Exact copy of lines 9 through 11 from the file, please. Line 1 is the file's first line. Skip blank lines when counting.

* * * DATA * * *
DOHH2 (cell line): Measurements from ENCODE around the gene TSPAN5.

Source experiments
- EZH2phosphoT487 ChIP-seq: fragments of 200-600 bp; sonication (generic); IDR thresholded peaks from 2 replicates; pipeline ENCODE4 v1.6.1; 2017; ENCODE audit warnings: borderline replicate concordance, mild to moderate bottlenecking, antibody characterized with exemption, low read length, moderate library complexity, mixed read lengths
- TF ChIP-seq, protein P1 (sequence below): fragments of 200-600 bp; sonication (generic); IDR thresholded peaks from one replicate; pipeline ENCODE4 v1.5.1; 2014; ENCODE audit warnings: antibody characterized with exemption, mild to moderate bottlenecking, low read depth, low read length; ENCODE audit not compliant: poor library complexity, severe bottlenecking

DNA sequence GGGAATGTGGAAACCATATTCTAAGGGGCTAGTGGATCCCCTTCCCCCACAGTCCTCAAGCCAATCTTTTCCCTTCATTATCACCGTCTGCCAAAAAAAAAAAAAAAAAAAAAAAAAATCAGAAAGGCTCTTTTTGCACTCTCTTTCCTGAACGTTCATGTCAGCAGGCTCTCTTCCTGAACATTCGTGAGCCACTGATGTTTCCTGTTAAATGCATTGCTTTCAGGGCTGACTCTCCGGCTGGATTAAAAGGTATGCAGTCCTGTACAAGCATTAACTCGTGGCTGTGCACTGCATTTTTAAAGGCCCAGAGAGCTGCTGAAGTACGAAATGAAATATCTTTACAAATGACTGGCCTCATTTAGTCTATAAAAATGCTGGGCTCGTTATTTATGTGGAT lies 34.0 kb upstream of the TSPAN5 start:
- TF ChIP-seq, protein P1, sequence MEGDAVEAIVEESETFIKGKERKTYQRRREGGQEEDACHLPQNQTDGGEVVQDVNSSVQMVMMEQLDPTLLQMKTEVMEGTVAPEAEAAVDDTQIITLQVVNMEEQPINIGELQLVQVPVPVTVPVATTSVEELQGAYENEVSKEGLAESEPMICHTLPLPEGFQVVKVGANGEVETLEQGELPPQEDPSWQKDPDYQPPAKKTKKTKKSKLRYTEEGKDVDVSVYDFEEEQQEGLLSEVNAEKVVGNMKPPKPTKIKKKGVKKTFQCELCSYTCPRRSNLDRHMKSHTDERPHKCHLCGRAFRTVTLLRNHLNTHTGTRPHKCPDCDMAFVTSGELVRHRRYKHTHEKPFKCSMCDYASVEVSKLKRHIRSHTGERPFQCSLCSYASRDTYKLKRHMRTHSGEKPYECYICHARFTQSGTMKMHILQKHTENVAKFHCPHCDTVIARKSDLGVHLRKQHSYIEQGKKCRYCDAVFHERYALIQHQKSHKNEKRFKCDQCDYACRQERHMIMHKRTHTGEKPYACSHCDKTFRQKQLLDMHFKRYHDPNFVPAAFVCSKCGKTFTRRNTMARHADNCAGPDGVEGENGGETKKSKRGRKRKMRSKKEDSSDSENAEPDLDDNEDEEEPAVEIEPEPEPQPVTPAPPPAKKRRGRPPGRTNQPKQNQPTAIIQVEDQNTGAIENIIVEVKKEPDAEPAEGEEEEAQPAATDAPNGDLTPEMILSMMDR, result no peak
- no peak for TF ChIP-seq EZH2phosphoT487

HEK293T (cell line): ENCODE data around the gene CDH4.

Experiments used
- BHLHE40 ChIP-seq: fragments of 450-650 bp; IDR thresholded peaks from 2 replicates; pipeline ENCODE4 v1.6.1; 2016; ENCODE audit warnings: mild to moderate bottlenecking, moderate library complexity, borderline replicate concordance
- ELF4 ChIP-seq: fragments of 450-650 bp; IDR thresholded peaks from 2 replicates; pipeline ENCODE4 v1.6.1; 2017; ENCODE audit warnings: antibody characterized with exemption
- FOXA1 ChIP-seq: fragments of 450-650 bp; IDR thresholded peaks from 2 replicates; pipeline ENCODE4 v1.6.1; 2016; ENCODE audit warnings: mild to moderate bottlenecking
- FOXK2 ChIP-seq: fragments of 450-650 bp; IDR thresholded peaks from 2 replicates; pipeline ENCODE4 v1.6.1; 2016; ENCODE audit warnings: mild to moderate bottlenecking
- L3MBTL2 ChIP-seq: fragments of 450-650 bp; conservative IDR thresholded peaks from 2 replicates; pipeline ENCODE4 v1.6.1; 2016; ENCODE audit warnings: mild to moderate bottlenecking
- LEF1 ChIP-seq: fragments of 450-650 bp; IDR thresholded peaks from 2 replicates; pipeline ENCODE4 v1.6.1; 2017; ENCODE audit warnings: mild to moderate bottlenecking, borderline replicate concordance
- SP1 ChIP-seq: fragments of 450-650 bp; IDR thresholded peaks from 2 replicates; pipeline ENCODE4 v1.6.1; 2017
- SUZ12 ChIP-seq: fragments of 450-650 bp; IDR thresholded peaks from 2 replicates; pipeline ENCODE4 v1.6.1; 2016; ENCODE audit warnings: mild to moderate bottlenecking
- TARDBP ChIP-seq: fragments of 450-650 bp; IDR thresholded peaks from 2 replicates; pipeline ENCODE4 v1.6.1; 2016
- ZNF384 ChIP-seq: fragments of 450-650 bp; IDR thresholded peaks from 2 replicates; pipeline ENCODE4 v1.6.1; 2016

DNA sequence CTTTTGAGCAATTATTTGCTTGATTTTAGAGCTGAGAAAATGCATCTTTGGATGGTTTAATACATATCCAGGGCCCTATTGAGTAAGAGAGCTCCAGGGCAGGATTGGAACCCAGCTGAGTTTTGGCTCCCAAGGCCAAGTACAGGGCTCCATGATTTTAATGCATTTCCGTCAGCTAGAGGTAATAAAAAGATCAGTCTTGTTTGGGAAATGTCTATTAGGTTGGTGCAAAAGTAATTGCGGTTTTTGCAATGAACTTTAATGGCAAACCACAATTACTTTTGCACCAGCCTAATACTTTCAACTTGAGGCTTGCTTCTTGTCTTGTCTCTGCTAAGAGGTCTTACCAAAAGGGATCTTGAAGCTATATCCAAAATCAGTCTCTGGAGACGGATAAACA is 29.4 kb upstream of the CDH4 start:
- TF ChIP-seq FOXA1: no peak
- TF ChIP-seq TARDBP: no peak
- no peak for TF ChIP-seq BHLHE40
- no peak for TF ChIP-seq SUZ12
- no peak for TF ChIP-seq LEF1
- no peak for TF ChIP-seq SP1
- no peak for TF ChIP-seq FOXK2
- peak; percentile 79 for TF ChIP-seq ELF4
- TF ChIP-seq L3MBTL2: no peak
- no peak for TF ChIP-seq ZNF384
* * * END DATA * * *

Experiments used
- BHLHE40 ChIP-seq: fragments of 450-650 bp; IDR thresholded peaks from 2 replicates; pipeline ENCODE4 v1.6.1; 2016; ENCODE audit warnings: mild to moderate bottlenecking, moderate library complexity, borderline replicate concordance
- ELF4 ChIP-seq: fragments of 450-650 bp; IDR thresholded peaks from 2 replicates; pipeline ENCODE4 v1.6.1; 2017; ENCODE audit warnings: antibody characterized with exemption